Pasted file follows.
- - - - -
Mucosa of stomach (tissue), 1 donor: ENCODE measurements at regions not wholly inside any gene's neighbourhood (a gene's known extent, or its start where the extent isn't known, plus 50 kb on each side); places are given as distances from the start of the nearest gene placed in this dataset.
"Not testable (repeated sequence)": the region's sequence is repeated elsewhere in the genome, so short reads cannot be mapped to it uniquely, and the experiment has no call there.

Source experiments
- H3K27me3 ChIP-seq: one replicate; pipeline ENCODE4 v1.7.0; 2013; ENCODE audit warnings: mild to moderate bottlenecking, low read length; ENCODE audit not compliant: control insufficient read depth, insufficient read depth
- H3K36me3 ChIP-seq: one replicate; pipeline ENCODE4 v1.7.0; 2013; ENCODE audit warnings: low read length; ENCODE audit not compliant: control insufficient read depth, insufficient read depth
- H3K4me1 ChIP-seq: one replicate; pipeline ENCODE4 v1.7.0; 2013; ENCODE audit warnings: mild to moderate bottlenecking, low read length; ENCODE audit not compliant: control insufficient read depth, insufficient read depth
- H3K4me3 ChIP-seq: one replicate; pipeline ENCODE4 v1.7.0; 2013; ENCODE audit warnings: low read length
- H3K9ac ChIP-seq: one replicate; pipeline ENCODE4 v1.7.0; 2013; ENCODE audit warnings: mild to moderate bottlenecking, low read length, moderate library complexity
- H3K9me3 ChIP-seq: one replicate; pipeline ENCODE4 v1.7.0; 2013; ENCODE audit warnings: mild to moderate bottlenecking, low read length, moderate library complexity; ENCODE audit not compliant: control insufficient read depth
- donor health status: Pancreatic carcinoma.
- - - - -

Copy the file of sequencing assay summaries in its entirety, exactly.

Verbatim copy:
Mucosa of stomach (tissue), 1 donor: ENCODE measurements at regions not wholly inside any gene's neighbourhood (a gene's known extent, or its start where the extent isn't known, plus 50 kb on each side); places are given as distances from the start of the nearest gene placed in this dataset.
"Not testable (repeated sequence)": the region's sequence is repeated elsewhere in the genome, so short reads cannot be mapped to it uniquely, and the experiment has no call there.

Source experiments
- H3K27me3 ChIP-seq: one replicate; pipeline ENCODE4 v1.7.0; 2013; ENCODE audit warnings: mild to moderate bottlenecking, low read length; ENCODE audit not compliant: control insufficient read depth, insufficient read depth
- H3K36me3 ChIP-seq: one replicate; pipeline ENCODE4 v1.7.0; 2013; ENCODE audit warnings: low read length; ENCODE audit not compliant: control insufficient read depth, insufficient read depth
- H3K4me1 ChIP-seq: one replicate; pipeline ENCODE4 v1.7.0; 2013; ENCODE audit warnings: mild to moderate bottlenecking, low read length; ENCODE audit not compliant: control insufficient read depth, insufficient read depth
- H3K4me3 ChIP-seq: one replicate; pipeline ENCODE4 v1.7.0; 2013; ENCODE audit warnings: low read length
- H3K9ac ChIP-seq: one replicate; pipeline ENCODE4 v1.7.0; 2013; ENCODE audit warnings: mild to moderate bottlenecking, low read length, moderate library complexity
- H3K9me3 ChIP-seq: one replicate; pipeline ENCODE4 v1.7.0; 2013; ENCODE audit warnings: mild to moderate bottlenecking, low read length, moderate library complexity; ENCODE audit not compliant: control insufficient read depth
- donor health status: Pancreatic carcinoma.